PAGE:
Students are able to:
- recognize and describe societal and ethical issues surrounding data science;
- describe the theories of data determinism and value-sensitive design, identify conflicts between these theories, and take a reasoned position on how to resolve these conflicts;
- recognize and describe the main lines of major contemporary theories of ethics, and be able to apply these theories to evaluate practices in data science and the uses of "big data"
- recognize, analyze, and describe major value concepts relevant to data science and how they can be implemented in technology and institutional design;
- recognize, analyze, and describe traditional values in science and the ethics of science, and how these traditional values encounter conflicts in the context of data science;
- develop well-reasoned positions in the societal and ethical debates surrounding data science in different domains of application;
- use research tools to investigate societal and ethical debates surrounding data science, and be motivated to do so.
Data scientists extract information from vast datasets about people, technological systems, companies, and the natural world for commercial, scientific and practical purposes. In this course, we introduce students to aspects of ethical thinking related to big data and familiarize them with applying ethical thinking to specific domains of data science application. Among these aspects of ethical thinking are basic ethical theories; technological and data determinism; value-sensitive design; specific values of consent, freedom, and identity; scientific values such as verifiability and openness; and techno-regulation of big data.|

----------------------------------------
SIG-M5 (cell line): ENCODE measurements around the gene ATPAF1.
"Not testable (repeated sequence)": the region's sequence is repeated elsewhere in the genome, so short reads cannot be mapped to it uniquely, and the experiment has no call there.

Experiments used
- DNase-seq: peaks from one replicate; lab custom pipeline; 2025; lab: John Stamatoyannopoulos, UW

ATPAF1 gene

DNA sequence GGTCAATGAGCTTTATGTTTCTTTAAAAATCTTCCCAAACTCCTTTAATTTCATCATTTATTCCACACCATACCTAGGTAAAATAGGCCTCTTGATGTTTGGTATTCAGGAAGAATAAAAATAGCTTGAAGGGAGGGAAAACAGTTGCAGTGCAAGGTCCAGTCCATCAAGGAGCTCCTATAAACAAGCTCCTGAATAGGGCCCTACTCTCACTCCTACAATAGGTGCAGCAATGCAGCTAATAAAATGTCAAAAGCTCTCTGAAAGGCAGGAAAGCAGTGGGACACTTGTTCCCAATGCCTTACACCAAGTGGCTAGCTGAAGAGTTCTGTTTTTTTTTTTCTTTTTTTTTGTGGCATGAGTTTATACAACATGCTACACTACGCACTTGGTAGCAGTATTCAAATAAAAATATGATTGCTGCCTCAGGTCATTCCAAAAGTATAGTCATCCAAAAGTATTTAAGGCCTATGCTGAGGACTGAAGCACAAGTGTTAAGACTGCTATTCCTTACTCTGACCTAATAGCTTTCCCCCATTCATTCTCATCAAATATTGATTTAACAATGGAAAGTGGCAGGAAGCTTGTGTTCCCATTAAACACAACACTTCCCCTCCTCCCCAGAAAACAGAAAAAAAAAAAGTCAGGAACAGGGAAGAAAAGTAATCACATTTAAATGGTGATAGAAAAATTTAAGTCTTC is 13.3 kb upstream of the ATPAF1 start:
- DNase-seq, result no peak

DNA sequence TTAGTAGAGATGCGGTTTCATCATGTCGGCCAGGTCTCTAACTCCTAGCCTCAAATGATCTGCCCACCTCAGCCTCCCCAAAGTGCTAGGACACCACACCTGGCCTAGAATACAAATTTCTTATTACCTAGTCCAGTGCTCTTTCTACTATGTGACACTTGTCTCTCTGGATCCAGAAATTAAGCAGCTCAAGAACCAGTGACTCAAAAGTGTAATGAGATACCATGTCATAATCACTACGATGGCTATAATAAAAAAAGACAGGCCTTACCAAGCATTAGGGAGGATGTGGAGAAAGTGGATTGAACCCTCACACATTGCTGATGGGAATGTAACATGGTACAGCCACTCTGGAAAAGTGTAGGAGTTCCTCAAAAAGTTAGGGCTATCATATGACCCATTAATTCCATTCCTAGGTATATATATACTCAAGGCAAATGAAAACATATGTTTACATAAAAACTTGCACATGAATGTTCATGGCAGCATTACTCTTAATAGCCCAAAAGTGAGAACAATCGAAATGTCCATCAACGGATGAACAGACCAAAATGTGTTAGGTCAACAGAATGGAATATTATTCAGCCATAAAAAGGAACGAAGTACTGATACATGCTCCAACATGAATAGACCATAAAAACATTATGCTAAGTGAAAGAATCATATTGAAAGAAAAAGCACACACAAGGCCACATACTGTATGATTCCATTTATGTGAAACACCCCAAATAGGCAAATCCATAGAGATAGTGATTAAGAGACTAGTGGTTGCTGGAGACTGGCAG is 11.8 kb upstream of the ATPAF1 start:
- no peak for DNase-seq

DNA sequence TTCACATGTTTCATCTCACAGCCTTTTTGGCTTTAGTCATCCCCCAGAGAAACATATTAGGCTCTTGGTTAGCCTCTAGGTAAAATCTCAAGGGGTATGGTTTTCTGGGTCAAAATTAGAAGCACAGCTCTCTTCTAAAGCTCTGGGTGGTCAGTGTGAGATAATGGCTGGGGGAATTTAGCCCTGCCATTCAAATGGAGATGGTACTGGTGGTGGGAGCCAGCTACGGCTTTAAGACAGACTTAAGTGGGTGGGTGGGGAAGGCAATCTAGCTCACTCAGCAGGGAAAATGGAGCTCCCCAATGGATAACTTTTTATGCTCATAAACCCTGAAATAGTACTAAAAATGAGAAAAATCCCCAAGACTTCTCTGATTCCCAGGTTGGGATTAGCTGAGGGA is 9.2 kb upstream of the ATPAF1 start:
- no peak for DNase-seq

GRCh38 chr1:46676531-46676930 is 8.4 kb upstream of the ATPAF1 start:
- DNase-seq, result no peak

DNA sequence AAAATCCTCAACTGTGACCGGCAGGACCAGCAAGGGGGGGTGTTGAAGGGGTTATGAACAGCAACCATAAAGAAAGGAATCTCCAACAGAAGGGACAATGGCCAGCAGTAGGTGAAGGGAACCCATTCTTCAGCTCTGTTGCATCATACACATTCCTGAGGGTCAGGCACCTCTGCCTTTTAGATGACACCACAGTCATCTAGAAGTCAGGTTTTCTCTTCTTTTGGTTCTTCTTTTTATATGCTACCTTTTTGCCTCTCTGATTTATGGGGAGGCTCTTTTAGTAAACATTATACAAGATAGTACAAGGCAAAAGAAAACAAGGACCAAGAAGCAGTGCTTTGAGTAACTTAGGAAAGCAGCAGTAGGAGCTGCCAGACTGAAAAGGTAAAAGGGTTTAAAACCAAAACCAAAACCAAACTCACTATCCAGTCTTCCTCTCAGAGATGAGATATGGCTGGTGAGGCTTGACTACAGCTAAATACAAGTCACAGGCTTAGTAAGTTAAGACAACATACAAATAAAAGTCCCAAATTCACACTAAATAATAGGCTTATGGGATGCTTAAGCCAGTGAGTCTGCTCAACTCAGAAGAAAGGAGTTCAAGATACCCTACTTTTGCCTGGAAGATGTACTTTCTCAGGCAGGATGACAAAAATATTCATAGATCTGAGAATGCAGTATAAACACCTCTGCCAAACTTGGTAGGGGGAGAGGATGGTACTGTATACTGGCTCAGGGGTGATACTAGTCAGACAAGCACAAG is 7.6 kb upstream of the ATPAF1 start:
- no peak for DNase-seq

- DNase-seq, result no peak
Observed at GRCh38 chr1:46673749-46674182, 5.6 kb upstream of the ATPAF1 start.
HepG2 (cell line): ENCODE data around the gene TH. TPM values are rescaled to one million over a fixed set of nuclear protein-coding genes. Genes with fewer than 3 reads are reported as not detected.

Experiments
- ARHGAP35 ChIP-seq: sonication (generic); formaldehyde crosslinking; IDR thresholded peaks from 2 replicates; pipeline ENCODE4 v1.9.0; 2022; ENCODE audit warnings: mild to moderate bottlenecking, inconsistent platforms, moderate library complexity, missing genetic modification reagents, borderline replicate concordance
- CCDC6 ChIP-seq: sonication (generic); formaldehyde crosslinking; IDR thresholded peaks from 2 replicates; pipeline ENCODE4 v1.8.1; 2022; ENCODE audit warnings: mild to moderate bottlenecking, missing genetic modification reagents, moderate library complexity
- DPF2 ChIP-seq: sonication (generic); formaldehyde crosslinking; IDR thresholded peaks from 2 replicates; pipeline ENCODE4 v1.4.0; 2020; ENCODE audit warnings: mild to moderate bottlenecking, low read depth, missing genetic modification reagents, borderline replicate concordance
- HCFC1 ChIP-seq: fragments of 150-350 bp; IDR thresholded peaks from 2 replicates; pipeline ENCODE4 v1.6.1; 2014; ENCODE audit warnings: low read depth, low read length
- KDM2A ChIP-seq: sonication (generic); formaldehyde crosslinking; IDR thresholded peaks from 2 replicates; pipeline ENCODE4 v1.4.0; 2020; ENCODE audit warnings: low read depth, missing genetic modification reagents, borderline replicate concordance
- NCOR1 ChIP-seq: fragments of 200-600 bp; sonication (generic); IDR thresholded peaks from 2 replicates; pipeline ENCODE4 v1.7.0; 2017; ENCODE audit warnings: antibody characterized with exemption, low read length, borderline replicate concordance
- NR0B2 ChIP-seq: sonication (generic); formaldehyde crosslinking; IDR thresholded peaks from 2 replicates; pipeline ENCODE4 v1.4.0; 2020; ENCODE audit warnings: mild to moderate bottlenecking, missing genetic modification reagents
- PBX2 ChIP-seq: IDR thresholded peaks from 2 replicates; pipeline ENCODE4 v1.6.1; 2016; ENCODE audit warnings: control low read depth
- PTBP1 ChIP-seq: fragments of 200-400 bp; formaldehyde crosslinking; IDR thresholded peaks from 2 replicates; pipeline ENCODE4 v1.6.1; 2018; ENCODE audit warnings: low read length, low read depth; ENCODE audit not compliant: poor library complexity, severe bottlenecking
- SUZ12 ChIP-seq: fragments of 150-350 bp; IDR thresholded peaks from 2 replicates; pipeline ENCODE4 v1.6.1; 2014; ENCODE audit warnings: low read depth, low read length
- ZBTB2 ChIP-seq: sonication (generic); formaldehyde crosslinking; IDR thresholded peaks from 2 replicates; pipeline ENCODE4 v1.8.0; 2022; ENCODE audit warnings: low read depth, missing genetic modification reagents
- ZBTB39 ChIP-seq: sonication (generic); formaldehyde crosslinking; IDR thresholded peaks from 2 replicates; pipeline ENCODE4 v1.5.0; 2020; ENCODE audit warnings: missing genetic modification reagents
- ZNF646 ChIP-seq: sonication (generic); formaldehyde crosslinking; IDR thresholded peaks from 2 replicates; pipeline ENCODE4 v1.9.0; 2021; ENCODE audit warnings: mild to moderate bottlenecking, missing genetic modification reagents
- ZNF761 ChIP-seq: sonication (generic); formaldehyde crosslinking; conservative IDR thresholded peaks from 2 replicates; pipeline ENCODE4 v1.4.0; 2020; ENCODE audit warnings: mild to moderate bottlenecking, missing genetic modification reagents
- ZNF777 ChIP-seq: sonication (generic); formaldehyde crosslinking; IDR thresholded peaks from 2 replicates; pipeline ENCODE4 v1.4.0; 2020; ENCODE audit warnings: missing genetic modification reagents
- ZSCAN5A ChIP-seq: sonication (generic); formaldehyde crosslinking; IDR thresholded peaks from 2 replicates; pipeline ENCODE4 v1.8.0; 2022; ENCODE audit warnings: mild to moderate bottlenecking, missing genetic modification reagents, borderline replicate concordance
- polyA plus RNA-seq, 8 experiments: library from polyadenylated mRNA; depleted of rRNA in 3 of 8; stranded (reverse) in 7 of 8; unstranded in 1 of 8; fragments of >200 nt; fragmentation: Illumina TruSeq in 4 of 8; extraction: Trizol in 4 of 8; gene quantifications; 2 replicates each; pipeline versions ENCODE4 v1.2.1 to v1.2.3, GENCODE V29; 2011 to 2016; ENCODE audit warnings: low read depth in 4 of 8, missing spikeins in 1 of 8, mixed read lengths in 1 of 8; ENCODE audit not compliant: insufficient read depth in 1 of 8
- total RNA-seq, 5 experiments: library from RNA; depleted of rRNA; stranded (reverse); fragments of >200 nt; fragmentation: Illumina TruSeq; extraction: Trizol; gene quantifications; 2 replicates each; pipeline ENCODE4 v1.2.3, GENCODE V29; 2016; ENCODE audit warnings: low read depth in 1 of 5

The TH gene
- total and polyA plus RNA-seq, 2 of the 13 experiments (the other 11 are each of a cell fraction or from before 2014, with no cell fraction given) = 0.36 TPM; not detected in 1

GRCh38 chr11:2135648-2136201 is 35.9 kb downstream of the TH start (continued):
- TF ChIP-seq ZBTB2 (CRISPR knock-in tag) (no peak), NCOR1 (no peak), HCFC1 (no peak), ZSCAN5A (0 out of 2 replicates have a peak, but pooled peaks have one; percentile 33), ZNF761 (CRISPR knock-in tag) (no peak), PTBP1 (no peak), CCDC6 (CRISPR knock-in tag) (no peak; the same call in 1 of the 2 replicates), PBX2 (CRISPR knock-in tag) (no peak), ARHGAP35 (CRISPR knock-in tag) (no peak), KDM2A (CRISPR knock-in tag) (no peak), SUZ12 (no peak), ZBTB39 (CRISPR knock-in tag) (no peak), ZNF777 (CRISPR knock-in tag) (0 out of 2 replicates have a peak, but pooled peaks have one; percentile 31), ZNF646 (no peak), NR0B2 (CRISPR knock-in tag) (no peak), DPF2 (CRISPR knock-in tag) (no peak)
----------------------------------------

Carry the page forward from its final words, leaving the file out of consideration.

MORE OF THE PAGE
In this course we investigate what ethical frameworks should guide the real-world activities of data scientists, as they aspire to produce accurate, profitable, and useful applications of new approaches to 'big data'; We examine these issues using case studies from current practice that raise value issues. Case studies considered in the course may include the use of private data from individuals and groups by both startups and established companies; the difficulty of sharing large data sets and the algorithms used to make sense of them, and its implications for scientific practice; and real-life difficulties of regulating data use in line with societal values.
Type of instructions
- Interactive lectures
- Group work on case studies, including discussion, presentation and peer feedback
Type of exams
- Reading Quizzes (10%)
- Group Assignment: Presentation (20%)
- Group Assignment: Written report (20%)
- Individual Assignment: Written report (50%)